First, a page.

: The Newark Earthworks were built by the Hopewell people between 100 B.C.E. and A.D. 400. The Newark Earthworks are the largest set of geometric earthen enclosures in the world. In The Seventy Wonders of the Ancient World (1999), Cambridge University archeologist, Chris Scarre named the Newark Earthworks as one of only three North American sites that qualified as an ancient wonder. (The others are Chaco Canyon in New Mexico and Cahokia in Illinois.) Compared with other ancient wonders, the Newark earthworks are colossal.
The Newark Earthworks were the largest set of geometric earthworks ever built in Ohio. They were constructed by the Hopewell culture (100 B.C. to 500 A.D.) of prehistoric Native American people. Originally it included a great circular enclosure (the Great Circle Earthworks), another slightly smaller circle that was linked to an octagon (Octagon Earthworks), and a large, nearly perfect square enclosure (Wright Earthworks). In addition an oval earthwork surrounded a dozen conical and loaf-shaped mounds. All of these structures were connected by a series of parallel walls. There were many smaller circular enclosures and a scattering of other mounds and pits. On the opposite bank of the Licking River's South Fork, another square enclosure and an oval earthwork encircled the top of a hill that overlooked the vast maze of geometric enclosures. In 2006, Governor Bob Taft formally declared the Newark Earthworks to be Ohio's state prehistoric monument, honoring the early American Indian builders of this site. View on Ohio Memory.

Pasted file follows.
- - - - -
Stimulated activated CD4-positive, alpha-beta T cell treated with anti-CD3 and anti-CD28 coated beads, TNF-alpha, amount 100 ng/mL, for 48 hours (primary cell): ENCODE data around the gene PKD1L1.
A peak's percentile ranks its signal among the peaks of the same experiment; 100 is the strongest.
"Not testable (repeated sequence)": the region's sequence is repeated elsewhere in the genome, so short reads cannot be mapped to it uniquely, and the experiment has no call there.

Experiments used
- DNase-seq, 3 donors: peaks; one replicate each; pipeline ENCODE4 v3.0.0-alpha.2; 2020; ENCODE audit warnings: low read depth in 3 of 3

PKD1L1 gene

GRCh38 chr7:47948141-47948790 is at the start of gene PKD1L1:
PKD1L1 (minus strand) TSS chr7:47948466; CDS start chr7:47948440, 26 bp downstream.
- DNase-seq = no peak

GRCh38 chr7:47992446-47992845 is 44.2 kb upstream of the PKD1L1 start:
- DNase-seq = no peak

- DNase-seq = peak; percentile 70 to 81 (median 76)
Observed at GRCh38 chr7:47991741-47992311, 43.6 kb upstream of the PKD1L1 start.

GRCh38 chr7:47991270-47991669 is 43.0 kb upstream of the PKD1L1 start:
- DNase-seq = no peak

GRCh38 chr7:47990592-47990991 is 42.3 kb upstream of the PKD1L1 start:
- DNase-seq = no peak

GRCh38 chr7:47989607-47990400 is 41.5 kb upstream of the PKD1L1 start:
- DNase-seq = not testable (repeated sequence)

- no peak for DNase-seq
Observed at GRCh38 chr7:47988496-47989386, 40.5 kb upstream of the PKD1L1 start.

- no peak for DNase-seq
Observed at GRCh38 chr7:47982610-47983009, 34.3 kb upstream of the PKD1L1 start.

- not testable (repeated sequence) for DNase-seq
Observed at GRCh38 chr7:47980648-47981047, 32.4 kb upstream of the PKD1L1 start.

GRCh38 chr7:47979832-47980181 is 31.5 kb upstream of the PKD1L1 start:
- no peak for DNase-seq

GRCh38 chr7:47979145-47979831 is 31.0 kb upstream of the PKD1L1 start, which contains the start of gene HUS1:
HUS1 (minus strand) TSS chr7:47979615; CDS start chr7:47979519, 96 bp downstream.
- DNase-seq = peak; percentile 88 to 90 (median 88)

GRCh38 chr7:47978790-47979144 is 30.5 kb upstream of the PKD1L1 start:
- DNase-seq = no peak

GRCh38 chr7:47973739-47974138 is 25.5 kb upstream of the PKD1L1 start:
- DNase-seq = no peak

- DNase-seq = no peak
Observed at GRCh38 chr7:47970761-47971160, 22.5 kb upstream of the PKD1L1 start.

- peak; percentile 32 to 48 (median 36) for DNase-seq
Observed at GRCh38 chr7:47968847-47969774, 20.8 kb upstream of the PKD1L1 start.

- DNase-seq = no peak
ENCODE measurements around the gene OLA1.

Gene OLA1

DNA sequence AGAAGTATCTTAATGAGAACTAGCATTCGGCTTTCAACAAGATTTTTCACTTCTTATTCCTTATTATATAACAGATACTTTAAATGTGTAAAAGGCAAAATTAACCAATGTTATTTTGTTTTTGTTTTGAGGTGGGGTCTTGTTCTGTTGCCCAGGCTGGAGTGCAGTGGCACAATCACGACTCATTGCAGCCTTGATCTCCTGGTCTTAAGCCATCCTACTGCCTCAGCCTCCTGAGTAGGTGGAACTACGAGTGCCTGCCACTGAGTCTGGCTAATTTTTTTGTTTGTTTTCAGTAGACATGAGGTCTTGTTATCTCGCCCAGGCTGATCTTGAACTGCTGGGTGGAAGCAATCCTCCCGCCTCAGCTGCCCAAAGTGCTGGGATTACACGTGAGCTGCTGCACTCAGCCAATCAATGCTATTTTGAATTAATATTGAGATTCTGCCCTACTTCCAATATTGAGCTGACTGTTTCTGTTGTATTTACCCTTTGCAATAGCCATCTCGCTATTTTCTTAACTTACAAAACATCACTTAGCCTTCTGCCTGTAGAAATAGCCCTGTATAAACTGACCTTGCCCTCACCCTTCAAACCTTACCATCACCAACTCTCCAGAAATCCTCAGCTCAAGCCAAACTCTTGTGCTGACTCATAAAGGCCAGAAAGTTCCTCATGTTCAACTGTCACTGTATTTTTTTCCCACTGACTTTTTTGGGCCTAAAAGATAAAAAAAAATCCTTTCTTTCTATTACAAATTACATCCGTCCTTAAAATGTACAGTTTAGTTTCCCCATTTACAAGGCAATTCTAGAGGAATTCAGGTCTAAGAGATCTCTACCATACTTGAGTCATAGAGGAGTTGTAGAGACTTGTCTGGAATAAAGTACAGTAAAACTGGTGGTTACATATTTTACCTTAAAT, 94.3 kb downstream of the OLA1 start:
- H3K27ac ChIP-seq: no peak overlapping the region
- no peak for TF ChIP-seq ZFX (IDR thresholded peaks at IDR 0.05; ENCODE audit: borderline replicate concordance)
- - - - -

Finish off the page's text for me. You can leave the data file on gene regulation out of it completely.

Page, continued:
: AL06600 Subjects
: Hopewell culture; Mound-builders--Ohio; Archaeology--United States--History; Ohio state symbols Places
: Granville (Ohio); Licking County (Ohio)